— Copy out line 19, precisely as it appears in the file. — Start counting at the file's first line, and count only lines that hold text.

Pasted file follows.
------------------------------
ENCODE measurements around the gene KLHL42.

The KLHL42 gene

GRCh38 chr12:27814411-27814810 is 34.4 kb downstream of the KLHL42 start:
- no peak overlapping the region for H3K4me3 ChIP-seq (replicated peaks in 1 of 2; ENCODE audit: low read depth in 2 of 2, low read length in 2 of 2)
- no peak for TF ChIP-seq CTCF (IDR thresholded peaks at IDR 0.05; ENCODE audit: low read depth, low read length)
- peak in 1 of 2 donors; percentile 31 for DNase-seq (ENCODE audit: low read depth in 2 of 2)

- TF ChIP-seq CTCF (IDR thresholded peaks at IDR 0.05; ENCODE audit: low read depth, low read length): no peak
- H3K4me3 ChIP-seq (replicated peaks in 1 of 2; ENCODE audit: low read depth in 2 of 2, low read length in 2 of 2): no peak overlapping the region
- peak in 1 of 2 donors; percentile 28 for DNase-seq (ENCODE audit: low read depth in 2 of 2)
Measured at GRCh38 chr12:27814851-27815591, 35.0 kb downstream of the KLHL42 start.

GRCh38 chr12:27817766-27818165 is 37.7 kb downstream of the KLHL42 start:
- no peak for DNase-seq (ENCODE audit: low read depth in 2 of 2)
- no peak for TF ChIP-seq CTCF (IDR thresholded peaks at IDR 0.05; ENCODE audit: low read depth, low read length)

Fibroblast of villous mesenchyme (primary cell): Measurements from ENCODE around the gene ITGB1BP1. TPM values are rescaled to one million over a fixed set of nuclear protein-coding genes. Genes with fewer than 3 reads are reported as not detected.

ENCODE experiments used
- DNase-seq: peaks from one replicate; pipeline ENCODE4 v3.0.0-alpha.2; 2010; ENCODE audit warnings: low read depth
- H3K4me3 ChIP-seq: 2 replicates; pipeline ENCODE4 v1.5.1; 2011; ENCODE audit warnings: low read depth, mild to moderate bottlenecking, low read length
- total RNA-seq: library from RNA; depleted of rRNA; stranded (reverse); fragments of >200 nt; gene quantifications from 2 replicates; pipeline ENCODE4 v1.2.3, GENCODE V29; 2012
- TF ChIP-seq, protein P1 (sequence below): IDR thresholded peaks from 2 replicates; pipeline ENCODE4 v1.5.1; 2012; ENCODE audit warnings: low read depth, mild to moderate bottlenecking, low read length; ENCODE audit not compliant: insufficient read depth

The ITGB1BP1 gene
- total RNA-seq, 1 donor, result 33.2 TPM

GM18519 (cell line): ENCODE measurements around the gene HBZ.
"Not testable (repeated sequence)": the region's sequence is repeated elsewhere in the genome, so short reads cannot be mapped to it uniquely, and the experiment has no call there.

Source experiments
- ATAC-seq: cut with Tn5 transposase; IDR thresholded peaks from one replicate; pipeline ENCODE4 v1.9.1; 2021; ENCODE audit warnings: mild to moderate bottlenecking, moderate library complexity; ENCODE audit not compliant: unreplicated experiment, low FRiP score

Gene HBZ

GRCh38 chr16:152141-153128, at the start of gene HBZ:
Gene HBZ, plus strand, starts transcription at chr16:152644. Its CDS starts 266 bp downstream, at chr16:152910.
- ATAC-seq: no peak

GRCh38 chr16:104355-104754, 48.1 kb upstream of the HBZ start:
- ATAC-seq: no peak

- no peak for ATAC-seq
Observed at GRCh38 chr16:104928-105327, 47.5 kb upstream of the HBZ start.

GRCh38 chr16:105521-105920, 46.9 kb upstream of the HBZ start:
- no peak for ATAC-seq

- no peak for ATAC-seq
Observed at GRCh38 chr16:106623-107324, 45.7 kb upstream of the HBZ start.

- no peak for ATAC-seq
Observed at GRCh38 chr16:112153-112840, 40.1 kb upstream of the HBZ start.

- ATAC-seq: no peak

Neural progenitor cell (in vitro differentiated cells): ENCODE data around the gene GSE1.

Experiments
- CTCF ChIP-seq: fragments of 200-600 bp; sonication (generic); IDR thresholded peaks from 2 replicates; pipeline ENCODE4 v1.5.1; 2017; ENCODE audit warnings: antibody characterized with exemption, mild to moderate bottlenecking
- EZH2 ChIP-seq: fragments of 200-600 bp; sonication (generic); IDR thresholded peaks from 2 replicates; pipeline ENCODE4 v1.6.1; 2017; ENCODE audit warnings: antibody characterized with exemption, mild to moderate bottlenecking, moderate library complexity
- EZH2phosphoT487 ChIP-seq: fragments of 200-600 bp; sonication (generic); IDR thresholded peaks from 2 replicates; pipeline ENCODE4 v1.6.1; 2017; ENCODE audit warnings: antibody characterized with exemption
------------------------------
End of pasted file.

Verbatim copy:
- TF ChIP-seq, protein P1 (sequence below): IDR thresholded peaks from 2 replicates; pipeline ENCODE4 v1.5.1; 2012; ENCODE audit warnings: low read depth, mild to moderate bottlenecking, low read length; ENCODE audit not compliant: insufficient read depth